That is the question.
…Well, not really. There are not that many people asking this question. Actually, rarely will any woman seriously consider living with hairy legs or armpits (I don’t mean because of laziness, I mean intentionally and maybe permanently) unless she is either questioning her gender identity, making a feminist statement, or trying to ward off unwanted sexual advances from the culturally enslaved, judgmental, disgusted masses. Body hair and gender presentation have become hopelessly entwined.
Obviously, there is a different standard for men than for women when it comes to body hair. The U.S. standard is quite simple for men: you can have as much body hair as you want! Just shave (or trim) your beard if you want to look professional, but for heaven’s sake don’t shave anywhere else for fear of losing sight of all boundaries and turning into a woman (think of what those poor male swimmers have to endure!). For women, it’s a little more complicated. The lowest common denominator is smooth legs and armpits, but many women also remove hair from their eyebrows, upper lips, toes, fingers, and bikini lines. Sometimes I want to scream at people: “We’re mammals! Mammals are supposed to be hairy!” At the same time, though, I also find smooth legs appealing! So do I want women around me to compromise attractiveness for feminism?
It’s very much an issue of the fashion industry. As women begin to wear increasingly less clothing in magazines and on the beach, more hair removal becomes normal and expected. You don’t see middle aged women stressing about this issue because they come from an age where clothing usually covered these hot spots. My mother once told me I really didn’t need to ever shave above my knees, but you would never hear a thirteen year old at a slumber party say the same.
When prompted to give up waxing, shaving, and tweezing for a month, television presenter Cherry Healey said, “I began to calculate just how much time I spend in the bathroom each day removing unwanted hairs from intimate and not so intimate parts of my body. It’s often more than half an hour.”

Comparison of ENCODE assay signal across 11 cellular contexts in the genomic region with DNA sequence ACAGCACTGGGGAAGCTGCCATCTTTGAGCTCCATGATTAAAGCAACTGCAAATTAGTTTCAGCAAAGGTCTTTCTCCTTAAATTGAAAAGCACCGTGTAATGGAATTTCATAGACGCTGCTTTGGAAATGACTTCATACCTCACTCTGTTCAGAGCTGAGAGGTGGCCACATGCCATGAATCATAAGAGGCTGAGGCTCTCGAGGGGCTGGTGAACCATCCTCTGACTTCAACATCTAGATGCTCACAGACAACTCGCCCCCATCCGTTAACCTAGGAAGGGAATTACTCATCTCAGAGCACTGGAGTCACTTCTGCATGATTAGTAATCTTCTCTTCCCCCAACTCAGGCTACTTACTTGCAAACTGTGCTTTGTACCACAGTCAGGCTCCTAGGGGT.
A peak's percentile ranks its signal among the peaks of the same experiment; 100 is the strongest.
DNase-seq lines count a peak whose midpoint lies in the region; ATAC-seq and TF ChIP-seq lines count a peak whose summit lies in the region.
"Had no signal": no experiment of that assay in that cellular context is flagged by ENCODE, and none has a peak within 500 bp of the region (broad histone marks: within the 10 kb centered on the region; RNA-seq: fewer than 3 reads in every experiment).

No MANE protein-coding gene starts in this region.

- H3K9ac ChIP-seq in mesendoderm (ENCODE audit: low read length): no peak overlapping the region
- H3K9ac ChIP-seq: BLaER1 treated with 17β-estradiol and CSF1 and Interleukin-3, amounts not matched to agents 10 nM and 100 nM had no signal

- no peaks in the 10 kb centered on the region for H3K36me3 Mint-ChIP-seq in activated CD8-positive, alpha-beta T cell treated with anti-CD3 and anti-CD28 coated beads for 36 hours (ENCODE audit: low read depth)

She makes a point most gender-conforming girls and women can relate to (although hopefully not the over-thirty-minutes a day part–yikes!). Healey’s account is indicative of a more deeply ingrained obsession, but most women at least take the time to shave or wax when getting ready for a date, an evening out, or any kind of special occasion. Smooth skin is a societal expectation pretty much everyone takes for granted, be they male or female. In fact, you’re probably wondering why I’m still talking about this like it’s interesting.
The answer? Because I’m fascinated by the implications of this weird phenomenon! Our culture which once went to great lengths to hide a woman’s body and save it for her husband now makes a habit of putting it on display for everyone to see! As a result, women must be hairless and silky smooth while men are allowed to remain rough, tough, and hairy, as nature made them. Young girls absorbing this information and wanting to shave their bodies are, at worst, encouraged, or at best, told, “wait until you’re older.” Seem reasonable? Most would say yes, but what are we really saying when we encourage a girl not to sexualize herself or worry about her body image…yet? Because that’s what body hair removal is: sexualizing grown women so they appear more like pre-pubescent children–helpless and weak; ready and waiting for a man’s protection. Shudder.
If it’s unhealthy for a young girl, why should it be any healthier for a grown woman? And how does this play into the issue of gender identity and presentation? I’d love to hear your thoughts!